Picture of By Piers Boileau-Goad

By Piers Boileau-Goad

28th January 2024

On a freezing cold day at Vobster….again…our kit was on the benches and prepared for going into the water yet, what was that..oh yes…frost on the benches..what a good start, yet even better was coming..
The intention for today was to learn how to use my scooter. Things like, how fast it slowed down, how it felt in the water, how it affected my trim, buoyancy and how to manage it on ascents are questions that I needed answering as I’m using it this summer in Ireland.

After we all kitted up (I was with a group called ‘southern divers’ as they mostly have scooters and are fairly good with them, we headed to the water to get our bailouts in and scooters organised. At this stage I turned my scooter on again after having checked it on arrival. The indicator light went blue which means ‘flood sensor’. Ugh…first dive, brand new scooter and it’s flooded. What a pain! I switched it off and then on again (keeping in mind that’s the first response from anyone dealing with computers!) but the blue light still stayed stubbornly on. With regret I took my scooter out of the water and dumped it on the ‘pier’. It seems that this was to be a ‘swimming’ dive.

We all jumped in the water, some jumped out, some got wet, others well, think ‘bomb bursting’. From 8 I ended up wandering off with a group of three. We passed by Pete’s love shack which now resembles a pile of metal sheets, then a few other places coming back to see a load of students learning to dive and horrified at being in wetsuits. I was however curious as my hearing system didn’t appear to be pumping out full heating. It seemed to be limited somehow. A call to DIR direct was necessary.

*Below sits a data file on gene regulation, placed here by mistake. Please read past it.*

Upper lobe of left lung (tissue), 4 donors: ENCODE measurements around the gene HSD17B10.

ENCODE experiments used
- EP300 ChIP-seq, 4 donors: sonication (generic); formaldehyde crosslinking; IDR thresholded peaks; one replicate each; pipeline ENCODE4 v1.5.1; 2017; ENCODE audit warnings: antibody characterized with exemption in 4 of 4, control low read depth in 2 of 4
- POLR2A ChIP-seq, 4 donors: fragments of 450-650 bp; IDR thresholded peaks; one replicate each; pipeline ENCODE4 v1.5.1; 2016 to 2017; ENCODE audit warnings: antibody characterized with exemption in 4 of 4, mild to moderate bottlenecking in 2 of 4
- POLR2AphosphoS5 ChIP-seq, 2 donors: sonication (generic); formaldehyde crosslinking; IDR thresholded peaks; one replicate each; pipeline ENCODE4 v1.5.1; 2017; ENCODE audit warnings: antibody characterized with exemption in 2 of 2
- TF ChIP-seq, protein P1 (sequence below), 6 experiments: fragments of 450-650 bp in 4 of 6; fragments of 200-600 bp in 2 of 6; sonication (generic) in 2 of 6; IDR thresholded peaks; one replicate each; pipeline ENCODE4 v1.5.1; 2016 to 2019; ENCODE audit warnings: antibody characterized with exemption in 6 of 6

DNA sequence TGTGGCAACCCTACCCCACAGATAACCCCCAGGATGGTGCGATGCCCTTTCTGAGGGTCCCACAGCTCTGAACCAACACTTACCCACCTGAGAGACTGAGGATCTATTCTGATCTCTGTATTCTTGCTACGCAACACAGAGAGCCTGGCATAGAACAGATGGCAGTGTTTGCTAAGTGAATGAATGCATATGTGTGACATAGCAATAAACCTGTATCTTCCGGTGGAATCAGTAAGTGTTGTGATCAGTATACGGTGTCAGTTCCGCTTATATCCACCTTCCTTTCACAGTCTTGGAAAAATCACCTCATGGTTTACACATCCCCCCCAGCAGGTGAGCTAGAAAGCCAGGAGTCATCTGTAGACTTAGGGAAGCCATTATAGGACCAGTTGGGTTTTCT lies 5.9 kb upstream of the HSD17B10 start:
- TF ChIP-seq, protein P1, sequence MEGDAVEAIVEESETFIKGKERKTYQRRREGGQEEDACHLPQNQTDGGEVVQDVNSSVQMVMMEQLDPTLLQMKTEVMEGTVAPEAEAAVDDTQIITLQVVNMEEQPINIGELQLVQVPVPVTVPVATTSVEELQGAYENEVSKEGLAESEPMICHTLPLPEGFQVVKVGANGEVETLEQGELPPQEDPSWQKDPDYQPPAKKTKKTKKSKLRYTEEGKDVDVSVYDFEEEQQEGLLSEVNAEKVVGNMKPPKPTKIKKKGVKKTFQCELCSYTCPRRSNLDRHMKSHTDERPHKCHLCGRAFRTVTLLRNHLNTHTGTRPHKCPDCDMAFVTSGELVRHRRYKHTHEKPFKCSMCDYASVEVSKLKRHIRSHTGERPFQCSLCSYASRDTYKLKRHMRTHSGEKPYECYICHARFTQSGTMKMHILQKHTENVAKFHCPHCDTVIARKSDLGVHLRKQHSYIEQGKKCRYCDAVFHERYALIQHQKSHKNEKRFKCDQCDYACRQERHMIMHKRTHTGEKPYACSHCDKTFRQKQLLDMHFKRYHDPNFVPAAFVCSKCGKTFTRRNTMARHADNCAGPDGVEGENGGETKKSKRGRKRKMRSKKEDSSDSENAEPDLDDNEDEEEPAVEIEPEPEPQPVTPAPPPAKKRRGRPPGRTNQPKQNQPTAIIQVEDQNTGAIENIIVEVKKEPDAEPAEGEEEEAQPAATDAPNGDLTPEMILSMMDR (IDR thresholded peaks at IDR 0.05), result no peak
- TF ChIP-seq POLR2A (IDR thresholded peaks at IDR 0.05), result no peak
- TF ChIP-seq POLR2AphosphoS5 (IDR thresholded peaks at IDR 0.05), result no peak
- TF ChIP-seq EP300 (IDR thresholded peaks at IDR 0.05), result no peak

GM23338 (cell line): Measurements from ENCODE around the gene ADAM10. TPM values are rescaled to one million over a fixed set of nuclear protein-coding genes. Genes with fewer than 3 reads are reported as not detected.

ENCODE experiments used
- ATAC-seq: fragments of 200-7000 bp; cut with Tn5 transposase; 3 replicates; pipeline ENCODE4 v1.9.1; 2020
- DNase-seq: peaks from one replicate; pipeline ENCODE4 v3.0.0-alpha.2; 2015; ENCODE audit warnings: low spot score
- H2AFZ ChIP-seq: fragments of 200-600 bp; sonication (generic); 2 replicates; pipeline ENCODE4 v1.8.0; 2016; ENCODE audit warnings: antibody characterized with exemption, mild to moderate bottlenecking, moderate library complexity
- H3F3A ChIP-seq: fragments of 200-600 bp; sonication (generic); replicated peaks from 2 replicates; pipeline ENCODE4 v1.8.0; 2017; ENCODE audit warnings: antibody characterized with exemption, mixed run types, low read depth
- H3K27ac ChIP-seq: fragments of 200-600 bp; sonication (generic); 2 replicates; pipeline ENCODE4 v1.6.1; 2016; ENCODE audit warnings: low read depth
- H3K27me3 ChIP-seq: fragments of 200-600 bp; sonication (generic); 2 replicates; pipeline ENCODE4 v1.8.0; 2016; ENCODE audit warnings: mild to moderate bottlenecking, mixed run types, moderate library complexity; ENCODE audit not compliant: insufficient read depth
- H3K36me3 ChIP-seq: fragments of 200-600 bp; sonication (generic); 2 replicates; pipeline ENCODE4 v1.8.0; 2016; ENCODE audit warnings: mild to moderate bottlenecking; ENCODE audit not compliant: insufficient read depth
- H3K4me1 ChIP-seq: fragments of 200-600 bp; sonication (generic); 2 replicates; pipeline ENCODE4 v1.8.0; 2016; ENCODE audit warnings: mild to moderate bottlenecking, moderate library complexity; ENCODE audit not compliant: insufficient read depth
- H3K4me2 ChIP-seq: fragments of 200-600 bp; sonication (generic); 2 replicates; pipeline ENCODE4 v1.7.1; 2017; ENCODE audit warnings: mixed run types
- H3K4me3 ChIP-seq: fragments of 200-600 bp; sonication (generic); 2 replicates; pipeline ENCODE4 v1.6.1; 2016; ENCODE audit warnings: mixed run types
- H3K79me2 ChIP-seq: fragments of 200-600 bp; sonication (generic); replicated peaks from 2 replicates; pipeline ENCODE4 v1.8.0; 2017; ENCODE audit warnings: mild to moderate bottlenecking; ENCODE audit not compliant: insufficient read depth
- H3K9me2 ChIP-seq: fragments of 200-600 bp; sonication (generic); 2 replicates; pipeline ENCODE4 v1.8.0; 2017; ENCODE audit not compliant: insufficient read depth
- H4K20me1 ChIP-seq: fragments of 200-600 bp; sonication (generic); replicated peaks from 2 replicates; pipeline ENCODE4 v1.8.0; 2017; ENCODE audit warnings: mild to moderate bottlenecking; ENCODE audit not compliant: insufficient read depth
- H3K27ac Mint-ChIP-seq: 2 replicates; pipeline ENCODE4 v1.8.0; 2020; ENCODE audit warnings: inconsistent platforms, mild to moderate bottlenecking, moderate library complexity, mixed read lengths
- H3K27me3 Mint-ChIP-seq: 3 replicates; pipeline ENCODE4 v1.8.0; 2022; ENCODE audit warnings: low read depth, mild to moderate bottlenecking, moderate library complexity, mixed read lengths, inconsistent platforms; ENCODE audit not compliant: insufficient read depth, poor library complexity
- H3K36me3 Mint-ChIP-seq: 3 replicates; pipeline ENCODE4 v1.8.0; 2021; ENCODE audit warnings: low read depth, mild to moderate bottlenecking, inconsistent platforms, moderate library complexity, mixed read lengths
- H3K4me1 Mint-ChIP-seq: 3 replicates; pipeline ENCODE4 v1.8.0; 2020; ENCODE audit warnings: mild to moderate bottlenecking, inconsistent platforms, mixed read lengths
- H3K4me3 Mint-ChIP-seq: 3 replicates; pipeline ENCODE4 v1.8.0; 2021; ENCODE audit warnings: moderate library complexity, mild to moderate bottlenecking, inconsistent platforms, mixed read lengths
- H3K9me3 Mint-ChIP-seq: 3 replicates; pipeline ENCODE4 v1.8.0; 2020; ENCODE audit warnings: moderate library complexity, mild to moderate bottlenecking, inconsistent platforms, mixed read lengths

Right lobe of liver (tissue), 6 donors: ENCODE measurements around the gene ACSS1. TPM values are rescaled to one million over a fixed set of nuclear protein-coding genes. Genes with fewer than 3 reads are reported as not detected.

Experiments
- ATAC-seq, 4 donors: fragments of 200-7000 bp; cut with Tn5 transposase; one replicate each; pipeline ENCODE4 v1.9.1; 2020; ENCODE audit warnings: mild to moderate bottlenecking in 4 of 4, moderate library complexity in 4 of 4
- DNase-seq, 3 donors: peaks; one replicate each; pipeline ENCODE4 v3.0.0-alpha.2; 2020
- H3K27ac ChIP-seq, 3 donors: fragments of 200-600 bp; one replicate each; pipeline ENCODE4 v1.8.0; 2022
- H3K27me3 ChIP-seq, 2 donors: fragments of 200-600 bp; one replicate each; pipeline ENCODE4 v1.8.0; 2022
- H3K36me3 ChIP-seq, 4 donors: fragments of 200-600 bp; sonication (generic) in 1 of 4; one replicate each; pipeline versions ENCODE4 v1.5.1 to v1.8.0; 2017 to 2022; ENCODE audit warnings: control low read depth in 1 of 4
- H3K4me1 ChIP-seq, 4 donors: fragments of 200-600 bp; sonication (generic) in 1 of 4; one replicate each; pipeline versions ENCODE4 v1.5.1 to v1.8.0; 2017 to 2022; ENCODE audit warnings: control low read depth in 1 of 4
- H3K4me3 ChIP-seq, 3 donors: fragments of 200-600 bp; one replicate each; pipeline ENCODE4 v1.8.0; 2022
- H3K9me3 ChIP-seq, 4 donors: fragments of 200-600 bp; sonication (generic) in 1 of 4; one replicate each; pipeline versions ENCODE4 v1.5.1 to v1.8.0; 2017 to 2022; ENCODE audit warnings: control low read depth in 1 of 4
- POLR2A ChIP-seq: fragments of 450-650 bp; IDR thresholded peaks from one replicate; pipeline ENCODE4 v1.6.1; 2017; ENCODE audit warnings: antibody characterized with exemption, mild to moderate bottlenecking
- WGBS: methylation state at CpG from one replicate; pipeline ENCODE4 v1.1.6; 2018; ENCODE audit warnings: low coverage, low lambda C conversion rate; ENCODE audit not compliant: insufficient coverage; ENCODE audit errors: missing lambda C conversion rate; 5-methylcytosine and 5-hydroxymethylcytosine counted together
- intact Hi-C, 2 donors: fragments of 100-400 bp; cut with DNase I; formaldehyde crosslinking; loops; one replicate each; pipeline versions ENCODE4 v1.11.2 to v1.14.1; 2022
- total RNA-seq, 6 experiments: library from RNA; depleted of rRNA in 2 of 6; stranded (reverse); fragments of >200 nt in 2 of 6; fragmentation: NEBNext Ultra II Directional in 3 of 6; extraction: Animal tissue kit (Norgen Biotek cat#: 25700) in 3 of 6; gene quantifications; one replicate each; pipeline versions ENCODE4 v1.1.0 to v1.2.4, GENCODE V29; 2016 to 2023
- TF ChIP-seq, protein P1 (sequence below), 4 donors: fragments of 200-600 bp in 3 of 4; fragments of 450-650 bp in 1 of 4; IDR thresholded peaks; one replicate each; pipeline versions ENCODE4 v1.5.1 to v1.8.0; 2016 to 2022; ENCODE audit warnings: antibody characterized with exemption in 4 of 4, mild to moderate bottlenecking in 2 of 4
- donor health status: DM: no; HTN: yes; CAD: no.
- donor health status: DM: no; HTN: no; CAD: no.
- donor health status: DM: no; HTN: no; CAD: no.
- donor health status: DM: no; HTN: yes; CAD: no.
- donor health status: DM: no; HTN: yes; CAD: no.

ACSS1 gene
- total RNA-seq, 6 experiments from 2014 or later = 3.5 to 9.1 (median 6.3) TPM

We all got out after dishing are bailouts amid a few smiles and many frozen fingers and promptly got some coffees and plenty of hot chocolates in. Out came the biscuits, chocolates and a whole host of other goodies to help us replenish the missing calories..
During the surface interval however I got news..someone was going to let me have a go with their scooter…ooo..a big smile was on my face now. I was however warned that someone who was officially trained on a scooter did manage to ‘dive into a wall’ on this persons scooter…

So, with that in mind I was given a scooter and told the basics and it was a case of, let’s jump in. Off we go and the whir of scooters is in my ear. I was at the back of the group trying to work out how to steer. Eventually I managed to get the hang of it all and it became a doddle. What was I worried about??

We went around the quarry at about the 12m contour so nothing could have really gone wrong.
Out we got and I had a nice big smile. As soon as I can get my scooter back to Malaga and fixed I’ll be able to jump in and get used to it, ascents, bailouts, drills etc will need to be practiced. A problem at 60m with a scooter that I’ve not practiced with before could make life interesting!
Overall, it was a good day. Not much gas was consumed, less than 100 bar in total of either dilluent or oxygen. Another finding was that I’m perhaps a little overweighted by perhaps a kilo or so.

Total dive time for the day is 93 minutes.
Temperature was about 7 degrees.
Visibility was in the region of 4/6 metres